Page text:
nuclear fusion reactor

The entire planet could literally be fueled by star power as soon as 2030

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Jul 1, 2018

Your electric bill could end up being obsolete if one company succeeds at harnessing the energy of superhot plasma with a mega-reactor that could change how everything plugs in and lights up.

Tokamak Energy, a UK-based nuclear fusion company, is on a mission to develop a clean energy source that is Earth’s “star in a jar” answer to the nuclear fusion processes that keep orbs like our sun glowing. Their new ST40 reactor just heated a hydrogen plasma to a temperature that out-scorches even the core of the sun—27 million degrees Fahrenheit. Tokamak believes that the success of this test is a major leap toward global plasma energy that could make burning carbon a thing of the past.

“We are taking significant steps towards achieving fusion energy and doing so with the agility of a private venture, driven by the goal of achieving something that will have huge benefits worldwide,” said Tokamak Energy CEO John Carling. “Our aim is to make fusion energy a commercial reality by 2030.”

ST40 is a tokamak fusion reactor, which was first developed in Soviet Russia during the ‘60s. It uses a toroidal (think doughnut-shaped) vacuum chamber that confines plasma so fusion can happen and be sustained. Hydrogen isotopes deuterium (hydrogen-2 or heavy hydrogen) and tritium (hydrogen-3) are exposed to tremendous heat and pressure, going through an electrical breakdown that strips electrons from nuclei and producing the electrically charged gas otherwise known as a plasma.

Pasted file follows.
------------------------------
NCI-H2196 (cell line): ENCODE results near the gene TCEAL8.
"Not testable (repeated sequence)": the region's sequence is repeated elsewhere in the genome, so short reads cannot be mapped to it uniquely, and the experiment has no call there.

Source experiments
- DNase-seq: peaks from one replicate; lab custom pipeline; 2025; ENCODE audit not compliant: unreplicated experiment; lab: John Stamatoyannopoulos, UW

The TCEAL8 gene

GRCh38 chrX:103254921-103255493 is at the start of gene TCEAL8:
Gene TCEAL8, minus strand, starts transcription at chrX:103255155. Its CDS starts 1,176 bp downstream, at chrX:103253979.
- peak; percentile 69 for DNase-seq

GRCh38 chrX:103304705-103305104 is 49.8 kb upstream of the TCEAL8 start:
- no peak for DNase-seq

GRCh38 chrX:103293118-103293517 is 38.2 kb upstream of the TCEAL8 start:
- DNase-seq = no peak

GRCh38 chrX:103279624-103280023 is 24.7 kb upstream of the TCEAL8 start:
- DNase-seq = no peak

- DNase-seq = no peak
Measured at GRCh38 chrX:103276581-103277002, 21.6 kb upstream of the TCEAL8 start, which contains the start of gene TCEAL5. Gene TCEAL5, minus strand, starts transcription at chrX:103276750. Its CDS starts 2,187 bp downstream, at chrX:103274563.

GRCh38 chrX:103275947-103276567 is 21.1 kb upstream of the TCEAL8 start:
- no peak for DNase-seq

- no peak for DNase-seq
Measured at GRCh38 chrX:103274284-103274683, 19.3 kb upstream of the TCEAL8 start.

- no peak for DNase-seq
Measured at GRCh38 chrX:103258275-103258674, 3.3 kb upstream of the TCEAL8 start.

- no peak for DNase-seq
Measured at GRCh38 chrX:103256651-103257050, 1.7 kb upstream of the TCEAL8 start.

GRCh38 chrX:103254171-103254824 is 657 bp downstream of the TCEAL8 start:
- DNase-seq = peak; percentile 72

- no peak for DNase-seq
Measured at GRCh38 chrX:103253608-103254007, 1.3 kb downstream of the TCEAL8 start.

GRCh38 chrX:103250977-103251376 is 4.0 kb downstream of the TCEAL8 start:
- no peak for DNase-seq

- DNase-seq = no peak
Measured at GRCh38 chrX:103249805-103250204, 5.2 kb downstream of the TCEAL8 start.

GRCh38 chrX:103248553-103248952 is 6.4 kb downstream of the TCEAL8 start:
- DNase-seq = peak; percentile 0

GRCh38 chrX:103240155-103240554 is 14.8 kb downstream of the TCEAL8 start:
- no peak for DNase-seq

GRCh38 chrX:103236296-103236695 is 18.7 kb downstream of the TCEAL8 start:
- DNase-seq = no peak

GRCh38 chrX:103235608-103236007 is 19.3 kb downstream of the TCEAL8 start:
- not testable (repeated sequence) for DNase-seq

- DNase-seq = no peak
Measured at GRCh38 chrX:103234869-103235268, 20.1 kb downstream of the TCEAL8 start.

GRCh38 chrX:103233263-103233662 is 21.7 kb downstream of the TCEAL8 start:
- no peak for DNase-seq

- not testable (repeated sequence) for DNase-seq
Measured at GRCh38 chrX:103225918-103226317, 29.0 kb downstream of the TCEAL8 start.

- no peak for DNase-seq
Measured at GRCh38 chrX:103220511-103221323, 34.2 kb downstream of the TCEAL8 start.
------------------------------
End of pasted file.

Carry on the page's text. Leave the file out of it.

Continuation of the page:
nuclear fusion reactor

The energy source of the future only looks like science fiction. Credit: Tokamak Energy

Charged particles of a plasma get so energized at certain temperatures that instead of being electromagnetically repelled when they crash into each other, they fuse, unleashing enormous energy bursts.

Nuclear fusion will not only power all of Earth someday but also blast off rockets and keep them airborne, eliminating the need for massive amounts of fuel that increase payload weight and launch costs while leaving clouds of exhaust in their wake. Thrust engines powered by this technology will likely rely on tokamak reactors (which have had the most success in experiments) to propel them through space. NASA is funding the development of fusion reactor rockets by Princeton Satellite Systems, which could make missions that are now too expensive and otherwise prohibitive a reality in the future.

The next target for Tokamak Energy is to reach 212 million degrees Fahrenheit, which is the temperature at which deuterium and tritium particles fuse. Tokamak’s reactors will also push this technology further by combining their reactors with high temperature superconducting magnets, and upcoming experiments will investigate the impact high magnetic fields have on plasma.

“Fusion is a major challenge, but one that must be tackled,” Tokamak Energy co-founder Dr. David Kingham said. “We believe that with collaboration, dedication and investment, fusion will be an important part of achieving deep decarbonisation of the global energy supply in the 2030s and beyond.”

(via LiveScience)